Northern Pygmy-Owl Biology

A Reference for North and Central American Owls

Name: Northern Pygmy-Owl – Glaucidium californicum
Other Common Names: Californian Pygmy-Owl (californicum); Coast Pygmy-Owl (grinnelli); Rocky Mountain Pygmy-Owl (pinicola); Vancouver Pygmy-Owl (swarthi)

Subspecies: There are four races of Northern Pygmy-Owl in North America.
G. c. swarthi is restricted to Vancouver Island.
G. c. grinnelli stretches along the West Coast of North America from S.E. Alaska all the way to S. California.
G. c. californicum is the most widespread race in North America. It ranges from the northern interior of British Columbia and east to Alberta then south into Nevada and S. California .
G. c. pinicola is found from Idaho and Montana south to California and Nevada. This race is sometimes combined with G. c. californicum.

**Note: Because of recent DNA evidence, Northern Pygmy-Owl, which may have been formerly considered a race of Glaucidium gnoma, is considered in this text as its own separate nominant species; Glaucidium californicum with its four races defined above. The additional races G. g. cabanense, and G. g. haskinsii are also considered by this site as the separate species G. cabanense (Guatemalan Pygmy-Owl), and G. haskinsii (Baja Pygmy-Owl) respectively. G. gnoma (Mountain Pygmy-Owl), which ranges from S.E. Arizona and S.W. New Mexico south through the interior highlands of Mexico to Oaxaca is accepted as its owl species by this site. If the AOU & ABA also accepts this division we will have a new species of Pygmy-Owl in North America(!), the Mountain Pygmy-Owl. The Mountain Pygmy (G. gnoma) is also slightly smaller (.4in. average) than the Northern Pygmy-Owl and its toots (notes of call) come faster and in pairs of 2 notes where the Northern Pygmy-Owl (G. californicum) has slower evenly spaced single notes to its call.

Measurements and Weights:
Wingspan: 14.5 – 16 in.
Length: 7 – 7 1/2 in.
Tail: 2 1/4 – 2 1/2 in.
Average Weight: Male: 2.2 oz.
Average Weight: Female: 2.6 oz.

Description: A small owl lacking ear tufts. Male and female are identical in plumage. Except for a very limited area in Southern Arizona where the Ferruginous Pygmy-Owl is also found (see the Ferruginous Pygmy-Owl biology for the differences), this little owl is not likely to be mistaken for any other owl. First this is a diurnal owl (active in daytime); its small size, plump shape, long narrow tail, bold white eyebrows, brown streaks on white under parts, and white spotting on a brown head and forehead make it very distinctive (the backside is also brown with larger white spots). It has 2 black patches on its nape, outlined in white, that vaguely resemble an extra set of eyes. It has a dark brown tail with white bars; grayish-yellow bill (darker at the base); and lemon yellow iris. The owl becomes more grayish-brown overall in the Rockies and there is a red phase bird that is more cinnamon-brown overall. This little owl is very bold and will often allow a very close approach. Although it is not brightly colored, it very often brings a crowd of mobbing songbirds along with it that will betray its location. It also has a distinctive low evenly spaced toot (call) that makes finding this owl among other daytime birds easier (regularly calls although actively vocalizes most in March through mid-June and September through October).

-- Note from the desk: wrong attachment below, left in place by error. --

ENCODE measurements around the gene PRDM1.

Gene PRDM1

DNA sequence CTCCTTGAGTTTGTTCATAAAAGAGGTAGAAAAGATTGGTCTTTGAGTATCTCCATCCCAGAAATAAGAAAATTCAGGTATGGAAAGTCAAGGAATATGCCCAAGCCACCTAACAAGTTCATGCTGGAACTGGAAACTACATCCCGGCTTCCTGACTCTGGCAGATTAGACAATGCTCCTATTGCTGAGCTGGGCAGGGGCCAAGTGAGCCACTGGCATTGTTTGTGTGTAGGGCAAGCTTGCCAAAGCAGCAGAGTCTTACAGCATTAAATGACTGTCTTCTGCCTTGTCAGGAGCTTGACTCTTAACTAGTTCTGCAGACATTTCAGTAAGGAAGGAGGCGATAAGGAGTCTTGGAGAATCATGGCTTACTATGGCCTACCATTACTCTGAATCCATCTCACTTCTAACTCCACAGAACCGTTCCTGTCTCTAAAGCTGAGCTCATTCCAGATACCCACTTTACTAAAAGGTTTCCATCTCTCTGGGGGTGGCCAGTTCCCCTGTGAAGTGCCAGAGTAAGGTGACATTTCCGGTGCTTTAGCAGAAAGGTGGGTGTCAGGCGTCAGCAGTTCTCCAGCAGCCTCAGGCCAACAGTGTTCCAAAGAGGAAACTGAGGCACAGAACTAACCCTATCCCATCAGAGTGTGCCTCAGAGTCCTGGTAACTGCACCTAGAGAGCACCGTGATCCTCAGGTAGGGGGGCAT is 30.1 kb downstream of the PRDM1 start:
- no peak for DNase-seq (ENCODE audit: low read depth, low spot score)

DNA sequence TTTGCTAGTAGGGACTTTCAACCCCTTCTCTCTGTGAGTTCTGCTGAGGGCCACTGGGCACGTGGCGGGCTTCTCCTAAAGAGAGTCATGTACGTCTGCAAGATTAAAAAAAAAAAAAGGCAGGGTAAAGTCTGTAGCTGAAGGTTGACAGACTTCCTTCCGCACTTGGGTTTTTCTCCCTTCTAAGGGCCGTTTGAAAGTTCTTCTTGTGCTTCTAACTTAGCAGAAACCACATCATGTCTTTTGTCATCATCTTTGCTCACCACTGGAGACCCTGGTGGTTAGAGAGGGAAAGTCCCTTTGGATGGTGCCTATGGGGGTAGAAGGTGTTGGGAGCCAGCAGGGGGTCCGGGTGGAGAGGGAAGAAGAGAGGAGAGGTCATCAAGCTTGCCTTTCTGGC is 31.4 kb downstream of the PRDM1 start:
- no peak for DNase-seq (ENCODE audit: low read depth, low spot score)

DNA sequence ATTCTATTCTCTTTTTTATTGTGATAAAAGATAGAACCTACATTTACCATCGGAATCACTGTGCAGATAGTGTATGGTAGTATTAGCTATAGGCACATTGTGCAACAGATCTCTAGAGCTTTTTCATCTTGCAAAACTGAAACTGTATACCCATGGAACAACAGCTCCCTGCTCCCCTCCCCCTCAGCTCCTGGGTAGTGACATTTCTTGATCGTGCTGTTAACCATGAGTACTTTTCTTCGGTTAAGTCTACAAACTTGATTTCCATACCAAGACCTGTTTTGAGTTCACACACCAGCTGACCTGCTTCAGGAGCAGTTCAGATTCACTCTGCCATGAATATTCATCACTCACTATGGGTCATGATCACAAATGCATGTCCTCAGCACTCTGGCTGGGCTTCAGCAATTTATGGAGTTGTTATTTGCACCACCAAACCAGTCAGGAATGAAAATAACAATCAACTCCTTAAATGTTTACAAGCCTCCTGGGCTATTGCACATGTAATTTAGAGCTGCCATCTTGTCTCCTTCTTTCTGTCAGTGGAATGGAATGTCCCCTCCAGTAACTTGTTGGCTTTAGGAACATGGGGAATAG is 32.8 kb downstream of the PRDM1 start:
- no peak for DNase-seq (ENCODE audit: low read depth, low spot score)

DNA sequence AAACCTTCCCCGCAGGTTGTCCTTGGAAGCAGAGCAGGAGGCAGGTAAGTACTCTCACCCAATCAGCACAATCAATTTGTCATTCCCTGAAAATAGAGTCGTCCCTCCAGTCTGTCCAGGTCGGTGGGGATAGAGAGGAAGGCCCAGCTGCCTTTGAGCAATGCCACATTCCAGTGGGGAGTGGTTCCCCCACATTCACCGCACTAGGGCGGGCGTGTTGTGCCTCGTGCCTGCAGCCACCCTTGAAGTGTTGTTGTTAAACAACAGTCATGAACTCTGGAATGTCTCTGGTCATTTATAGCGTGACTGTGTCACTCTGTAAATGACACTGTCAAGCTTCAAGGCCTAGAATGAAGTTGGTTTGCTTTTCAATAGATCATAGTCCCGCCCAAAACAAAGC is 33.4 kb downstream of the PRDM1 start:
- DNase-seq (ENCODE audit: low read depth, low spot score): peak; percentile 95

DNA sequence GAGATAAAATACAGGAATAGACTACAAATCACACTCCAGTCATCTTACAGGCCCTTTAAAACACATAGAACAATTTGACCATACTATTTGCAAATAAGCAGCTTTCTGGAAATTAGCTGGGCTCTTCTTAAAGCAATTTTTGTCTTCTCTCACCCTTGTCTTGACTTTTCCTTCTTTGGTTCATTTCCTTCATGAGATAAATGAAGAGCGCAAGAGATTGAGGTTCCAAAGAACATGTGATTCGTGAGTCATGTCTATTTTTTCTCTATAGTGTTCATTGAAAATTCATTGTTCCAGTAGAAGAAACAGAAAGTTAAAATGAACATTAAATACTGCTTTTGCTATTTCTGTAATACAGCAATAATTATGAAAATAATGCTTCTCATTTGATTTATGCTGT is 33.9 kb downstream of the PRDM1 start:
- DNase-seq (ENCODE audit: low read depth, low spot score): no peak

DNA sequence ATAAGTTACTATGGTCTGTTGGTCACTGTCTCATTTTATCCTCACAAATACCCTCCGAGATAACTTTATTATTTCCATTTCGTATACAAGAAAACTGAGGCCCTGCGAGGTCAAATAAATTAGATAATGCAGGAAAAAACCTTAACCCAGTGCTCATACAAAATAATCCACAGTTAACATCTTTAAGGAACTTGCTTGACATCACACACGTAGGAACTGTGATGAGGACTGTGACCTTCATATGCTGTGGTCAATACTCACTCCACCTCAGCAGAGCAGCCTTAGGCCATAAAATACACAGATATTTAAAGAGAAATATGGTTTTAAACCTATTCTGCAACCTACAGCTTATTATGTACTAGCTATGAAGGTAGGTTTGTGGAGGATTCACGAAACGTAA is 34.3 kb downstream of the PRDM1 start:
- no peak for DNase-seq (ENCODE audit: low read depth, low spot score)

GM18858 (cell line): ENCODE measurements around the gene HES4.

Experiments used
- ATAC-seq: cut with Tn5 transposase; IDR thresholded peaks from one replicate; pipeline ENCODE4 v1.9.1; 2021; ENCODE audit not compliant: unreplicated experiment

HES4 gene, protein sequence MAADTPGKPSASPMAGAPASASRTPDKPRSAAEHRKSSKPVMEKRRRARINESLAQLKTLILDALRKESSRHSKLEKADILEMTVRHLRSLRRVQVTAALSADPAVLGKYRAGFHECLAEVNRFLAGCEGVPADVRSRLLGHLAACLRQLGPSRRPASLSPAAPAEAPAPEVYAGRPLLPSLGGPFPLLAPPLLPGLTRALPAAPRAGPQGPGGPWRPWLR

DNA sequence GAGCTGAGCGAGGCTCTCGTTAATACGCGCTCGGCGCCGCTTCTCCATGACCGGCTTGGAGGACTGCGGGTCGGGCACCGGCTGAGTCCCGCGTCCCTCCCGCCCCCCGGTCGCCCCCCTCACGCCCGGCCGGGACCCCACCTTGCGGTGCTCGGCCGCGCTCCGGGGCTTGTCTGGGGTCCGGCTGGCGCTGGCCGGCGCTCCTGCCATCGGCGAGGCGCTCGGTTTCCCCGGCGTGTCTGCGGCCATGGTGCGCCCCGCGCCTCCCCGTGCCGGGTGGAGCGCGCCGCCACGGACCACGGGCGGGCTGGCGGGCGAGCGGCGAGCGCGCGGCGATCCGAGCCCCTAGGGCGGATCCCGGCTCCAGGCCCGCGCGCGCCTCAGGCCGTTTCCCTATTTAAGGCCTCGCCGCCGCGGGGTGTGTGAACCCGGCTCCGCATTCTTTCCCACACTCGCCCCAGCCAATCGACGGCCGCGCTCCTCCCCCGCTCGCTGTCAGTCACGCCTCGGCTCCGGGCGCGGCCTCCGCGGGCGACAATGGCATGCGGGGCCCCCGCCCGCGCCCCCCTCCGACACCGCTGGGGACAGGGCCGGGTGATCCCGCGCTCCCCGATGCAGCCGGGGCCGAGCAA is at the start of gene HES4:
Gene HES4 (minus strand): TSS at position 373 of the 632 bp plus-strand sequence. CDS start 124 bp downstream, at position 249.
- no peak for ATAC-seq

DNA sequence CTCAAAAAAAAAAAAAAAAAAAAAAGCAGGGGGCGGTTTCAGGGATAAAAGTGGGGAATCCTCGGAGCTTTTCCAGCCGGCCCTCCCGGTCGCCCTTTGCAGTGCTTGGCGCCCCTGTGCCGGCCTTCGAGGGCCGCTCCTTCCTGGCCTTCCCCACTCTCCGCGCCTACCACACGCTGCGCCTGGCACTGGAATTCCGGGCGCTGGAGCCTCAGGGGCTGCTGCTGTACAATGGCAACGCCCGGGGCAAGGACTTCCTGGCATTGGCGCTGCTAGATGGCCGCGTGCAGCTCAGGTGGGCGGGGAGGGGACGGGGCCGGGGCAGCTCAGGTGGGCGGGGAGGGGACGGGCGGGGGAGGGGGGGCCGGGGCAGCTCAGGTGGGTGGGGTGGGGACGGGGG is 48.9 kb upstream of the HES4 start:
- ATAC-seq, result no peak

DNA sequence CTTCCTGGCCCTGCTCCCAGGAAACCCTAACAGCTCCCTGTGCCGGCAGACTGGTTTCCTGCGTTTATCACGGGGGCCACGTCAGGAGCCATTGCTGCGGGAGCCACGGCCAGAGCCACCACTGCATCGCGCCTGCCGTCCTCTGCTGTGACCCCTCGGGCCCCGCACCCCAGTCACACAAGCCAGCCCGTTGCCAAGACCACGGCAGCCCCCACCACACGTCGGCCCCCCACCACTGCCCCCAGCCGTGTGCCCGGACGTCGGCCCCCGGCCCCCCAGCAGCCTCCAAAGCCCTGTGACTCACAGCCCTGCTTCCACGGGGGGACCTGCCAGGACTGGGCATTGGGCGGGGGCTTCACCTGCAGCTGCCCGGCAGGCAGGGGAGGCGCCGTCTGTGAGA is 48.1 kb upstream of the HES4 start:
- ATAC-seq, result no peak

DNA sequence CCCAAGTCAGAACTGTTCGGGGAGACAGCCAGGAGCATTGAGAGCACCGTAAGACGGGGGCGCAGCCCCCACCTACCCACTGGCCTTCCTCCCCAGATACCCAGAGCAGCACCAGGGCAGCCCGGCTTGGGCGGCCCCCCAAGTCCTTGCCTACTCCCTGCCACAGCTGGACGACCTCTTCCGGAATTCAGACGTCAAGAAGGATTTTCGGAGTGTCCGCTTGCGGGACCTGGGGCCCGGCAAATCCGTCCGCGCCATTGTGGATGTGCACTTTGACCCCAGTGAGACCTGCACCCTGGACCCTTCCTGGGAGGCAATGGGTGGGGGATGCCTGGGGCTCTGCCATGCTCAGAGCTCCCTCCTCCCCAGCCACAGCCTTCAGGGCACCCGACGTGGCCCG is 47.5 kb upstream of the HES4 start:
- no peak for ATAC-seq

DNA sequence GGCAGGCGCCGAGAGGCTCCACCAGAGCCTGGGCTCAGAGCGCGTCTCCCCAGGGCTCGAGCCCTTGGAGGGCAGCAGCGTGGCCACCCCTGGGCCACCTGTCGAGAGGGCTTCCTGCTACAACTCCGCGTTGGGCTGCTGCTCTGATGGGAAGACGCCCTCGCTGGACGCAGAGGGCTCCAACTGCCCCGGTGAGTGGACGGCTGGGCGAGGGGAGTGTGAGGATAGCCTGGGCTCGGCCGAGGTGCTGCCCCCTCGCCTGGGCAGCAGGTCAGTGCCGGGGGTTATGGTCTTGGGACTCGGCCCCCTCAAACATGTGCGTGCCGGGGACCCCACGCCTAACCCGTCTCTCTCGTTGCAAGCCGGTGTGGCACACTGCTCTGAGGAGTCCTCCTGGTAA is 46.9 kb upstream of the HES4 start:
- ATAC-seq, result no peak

Young: The young are similar in plumage to the adults. Just like the Ferruginous Pygmy-Owl the young do not develop their white markings until they mature. As a juvenile owl the white spots on the crown are not developed. The Northern Pygmy juvenile is still distinguishable from the Ferruginous Pygmy, in the small range where they could possibly overlap, by his white tail bands (the Ferrug. having reddish-brown bands).